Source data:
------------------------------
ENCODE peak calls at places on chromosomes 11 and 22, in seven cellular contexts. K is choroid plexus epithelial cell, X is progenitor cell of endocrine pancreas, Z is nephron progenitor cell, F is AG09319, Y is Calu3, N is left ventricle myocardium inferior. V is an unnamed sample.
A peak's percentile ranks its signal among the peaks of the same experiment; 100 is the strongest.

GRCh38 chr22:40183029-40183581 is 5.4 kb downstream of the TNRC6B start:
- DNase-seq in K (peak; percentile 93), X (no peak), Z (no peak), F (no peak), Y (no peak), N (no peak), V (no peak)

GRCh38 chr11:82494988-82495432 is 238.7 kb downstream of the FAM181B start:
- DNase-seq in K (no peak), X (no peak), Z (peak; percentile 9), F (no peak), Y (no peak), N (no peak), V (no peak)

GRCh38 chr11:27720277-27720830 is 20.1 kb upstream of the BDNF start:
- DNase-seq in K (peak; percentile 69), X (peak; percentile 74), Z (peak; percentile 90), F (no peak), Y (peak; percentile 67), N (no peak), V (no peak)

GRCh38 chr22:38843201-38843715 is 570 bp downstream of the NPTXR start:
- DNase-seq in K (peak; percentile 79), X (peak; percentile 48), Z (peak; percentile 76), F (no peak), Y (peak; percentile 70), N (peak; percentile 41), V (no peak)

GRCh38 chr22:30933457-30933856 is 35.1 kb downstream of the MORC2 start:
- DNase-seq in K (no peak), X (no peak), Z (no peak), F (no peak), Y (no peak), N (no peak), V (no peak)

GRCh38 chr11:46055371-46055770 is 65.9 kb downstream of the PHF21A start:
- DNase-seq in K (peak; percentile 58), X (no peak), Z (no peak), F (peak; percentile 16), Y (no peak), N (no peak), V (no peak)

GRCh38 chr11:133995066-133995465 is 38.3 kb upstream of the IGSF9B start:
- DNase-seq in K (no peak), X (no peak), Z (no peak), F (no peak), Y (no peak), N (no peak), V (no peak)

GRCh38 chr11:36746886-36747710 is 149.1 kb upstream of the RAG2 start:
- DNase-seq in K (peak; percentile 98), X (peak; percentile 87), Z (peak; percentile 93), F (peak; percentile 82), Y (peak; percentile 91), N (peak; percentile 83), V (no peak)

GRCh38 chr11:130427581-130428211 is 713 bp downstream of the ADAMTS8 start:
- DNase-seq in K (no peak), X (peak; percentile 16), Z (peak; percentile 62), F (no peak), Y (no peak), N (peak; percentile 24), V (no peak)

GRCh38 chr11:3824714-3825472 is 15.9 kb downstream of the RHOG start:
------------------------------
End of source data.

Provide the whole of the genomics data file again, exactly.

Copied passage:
ENCODE peak calls at places on chromosomes 11 and 22, in seven cellular contexts. K is choroid plexus epithelial cell, X is progenitor cell of endocrine pancreas, Z is nephron progenitor cell, F is AG09319, Y is Calu3, N is left ventricle myocardium inferior. V is an unnamed sample.
A peak's percentile ranks its signal among the peaks of the same experiment; 100 is the strongest.

GRCh38 chr22:40183029-40183581 is 5.4 kb downstream of the TNRC6B start:
- DNase-seq in K (peak; percentile 93), X (no peak), Z (no peak), F (no peak), Y (no peak), N (no peak), V (no peak)

GRCh38 chr11:82494988-82495432 is 238.7 kb downstream of the FAM181B start:
- DNase-seq in K (no peak), X (no peak), Z (peak; percentile 9), F (no peak), Y (no peak), N (no peak), V (no peak)

GRCh38 chr11:27720277-27720830 is 20.1 kb upstream of the BDNF start:
- DNase-seq in K (peak; percentile 69), X (peak; percentile 74), Z (peak; percentile 90), F (no peak), Y (peak; percentile 67), N (no peak), V (no peak)

GRCh38 chr22:38843201-38843715 is 570 bp downstream of the NPTXR start:
- DNase-seq in K (peak; percentile 79), X (peak; percentile 48), Z (peak; percentile 76), F (no peak), Y (peak; percentile 70), N (peak; percentile 41), V (no peak)

GRCh38 chr22:30933457-30933856 is 35.1 kb downstream of the MORC2 start:
- DNase-seq in K (no peak), X (no peak), Z (no peak), F (no peak), Y (no peak), N (no peak), V (no peak)

GRCh38 chr11:46055371-46055770 is 65.9 kb downstream of the PHF21A start:
- DNase-seq in K (peak; percentile 58), X (no peak), Z (no peak), F (peak; percentile 16), Y (no peak), N (no peak), V (no peak)

GRCh38 chr11:133995066-133995465 is 38.3 kb upstream of the IGSF9B start:
- DNase-seq in K (no peak), X (no peak), Z (no peak), F (no peak), Y (no peak), N (no peak), V (no peak)

GRCh38 chr11:36746886-36747710 is 149.1 kb upstream of the RAG2 start:
- DNase-seq in K (peak; percentile 98), X (peak; percentile 87), Z (peak; percentile 93), F (peak; percentile 82), Y (peak; percentile 91), N (peak; percentile 83), V (no peak)

GRCh38 chr11:130427581-130428211 is 713 bp downstream of the ADAMTS8 start:
- DNase-seq in K (no peak), X (peak; percentile 16), Z (peak; percentile 62), F (no peak), Y (no peak), N (peak; percentile 24), V (no peak)

GRCh38 chr11:3824714-3825472 is 15.9 kb downstream of the RHOG start: